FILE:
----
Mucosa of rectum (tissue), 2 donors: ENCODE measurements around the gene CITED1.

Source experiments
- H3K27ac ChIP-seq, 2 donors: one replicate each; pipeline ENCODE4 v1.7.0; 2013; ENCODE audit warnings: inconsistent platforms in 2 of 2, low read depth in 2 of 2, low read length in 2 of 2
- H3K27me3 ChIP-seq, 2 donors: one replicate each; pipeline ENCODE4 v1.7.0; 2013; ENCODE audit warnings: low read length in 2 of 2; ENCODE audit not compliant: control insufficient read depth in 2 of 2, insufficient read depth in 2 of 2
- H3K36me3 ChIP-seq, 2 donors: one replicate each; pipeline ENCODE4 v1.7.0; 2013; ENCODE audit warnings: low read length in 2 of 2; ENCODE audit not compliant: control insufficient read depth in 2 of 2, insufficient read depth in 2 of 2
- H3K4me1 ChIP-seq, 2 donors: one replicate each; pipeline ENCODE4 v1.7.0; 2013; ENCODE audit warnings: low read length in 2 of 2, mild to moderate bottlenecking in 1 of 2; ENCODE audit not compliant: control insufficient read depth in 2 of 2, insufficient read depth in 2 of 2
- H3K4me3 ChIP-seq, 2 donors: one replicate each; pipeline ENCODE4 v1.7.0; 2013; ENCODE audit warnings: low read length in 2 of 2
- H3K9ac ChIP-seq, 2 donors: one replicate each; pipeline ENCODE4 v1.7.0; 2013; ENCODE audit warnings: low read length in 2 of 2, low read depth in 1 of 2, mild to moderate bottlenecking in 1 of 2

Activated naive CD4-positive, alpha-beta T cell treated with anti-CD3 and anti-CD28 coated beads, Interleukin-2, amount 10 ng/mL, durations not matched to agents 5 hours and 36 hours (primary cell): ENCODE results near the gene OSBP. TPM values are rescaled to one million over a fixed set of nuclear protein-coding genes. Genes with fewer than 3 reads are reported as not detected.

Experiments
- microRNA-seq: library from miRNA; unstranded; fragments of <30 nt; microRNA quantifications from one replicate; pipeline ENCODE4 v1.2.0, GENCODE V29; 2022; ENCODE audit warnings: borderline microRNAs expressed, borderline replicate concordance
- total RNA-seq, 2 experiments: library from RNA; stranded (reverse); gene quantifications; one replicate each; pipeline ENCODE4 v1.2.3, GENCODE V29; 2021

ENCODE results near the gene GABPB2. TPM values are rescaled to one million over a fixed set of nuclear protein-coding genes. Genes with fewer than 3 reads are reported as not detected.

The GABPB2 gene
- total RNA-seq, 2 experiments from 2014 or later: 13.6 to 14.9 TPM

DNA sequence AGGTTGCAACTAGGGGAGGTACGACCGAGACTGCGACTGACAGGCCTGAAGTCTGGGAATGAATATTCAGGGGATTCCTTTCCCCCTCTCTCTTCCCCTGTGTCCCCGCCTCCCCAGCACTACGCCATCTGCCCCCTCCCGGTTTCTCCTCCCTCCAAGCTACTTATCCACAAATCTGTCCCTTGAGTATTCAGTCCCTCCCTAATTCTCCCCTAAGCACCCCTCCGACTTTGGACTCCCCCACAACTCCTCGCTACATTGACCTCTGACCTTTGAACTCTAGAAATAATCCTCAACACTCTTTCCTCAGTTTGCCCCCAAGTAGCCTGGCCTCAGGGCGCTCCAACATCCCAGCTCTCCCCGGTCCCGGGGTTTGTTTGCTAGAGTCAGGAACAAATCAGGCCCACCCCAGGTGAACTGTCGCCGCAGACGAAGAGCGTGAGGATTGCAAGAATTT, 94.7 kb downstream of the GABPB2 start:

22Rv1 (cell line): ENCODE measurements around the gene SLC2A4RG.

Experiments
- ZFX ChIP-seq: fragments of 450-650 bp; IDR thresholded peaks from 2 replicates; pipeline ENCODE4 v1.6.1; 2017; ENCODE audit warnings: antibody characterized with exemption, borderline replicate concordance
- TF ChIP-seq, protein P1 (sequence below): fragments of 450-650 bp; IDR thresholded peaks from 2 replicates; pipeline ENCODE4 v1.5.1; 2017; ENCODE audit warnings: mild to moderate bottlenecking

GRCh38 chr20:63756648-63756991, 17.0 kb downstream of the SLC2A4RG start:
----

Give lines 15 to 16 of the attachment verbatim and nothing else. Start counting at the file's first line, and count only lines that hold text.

- total RNA-seq, 2 experiments from 2014 or later: 13.6 to 14.9 TPM

DNA sequence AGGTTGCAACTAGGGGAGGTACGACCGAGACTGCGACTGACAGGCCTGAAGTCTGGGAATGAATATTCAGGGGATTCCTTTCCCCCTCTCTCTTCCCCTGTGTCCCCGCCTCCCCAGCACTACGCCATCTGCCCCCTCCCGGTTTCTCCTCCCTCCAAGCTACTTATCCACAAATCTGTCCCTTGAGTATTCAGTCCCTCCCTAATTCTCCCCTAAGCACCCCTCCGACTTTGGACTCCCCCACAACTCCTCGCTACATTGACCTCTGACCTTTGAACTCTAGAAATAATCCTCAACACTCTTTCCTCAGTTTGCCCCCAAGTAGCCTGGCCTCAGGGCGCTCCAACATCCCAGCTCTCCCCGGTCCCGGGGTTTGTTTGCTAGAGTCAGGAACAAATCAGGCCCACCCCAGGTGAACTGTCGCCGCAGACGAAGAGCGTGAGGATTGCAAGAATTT, 94.7 kb downstream of the GABPB2 start: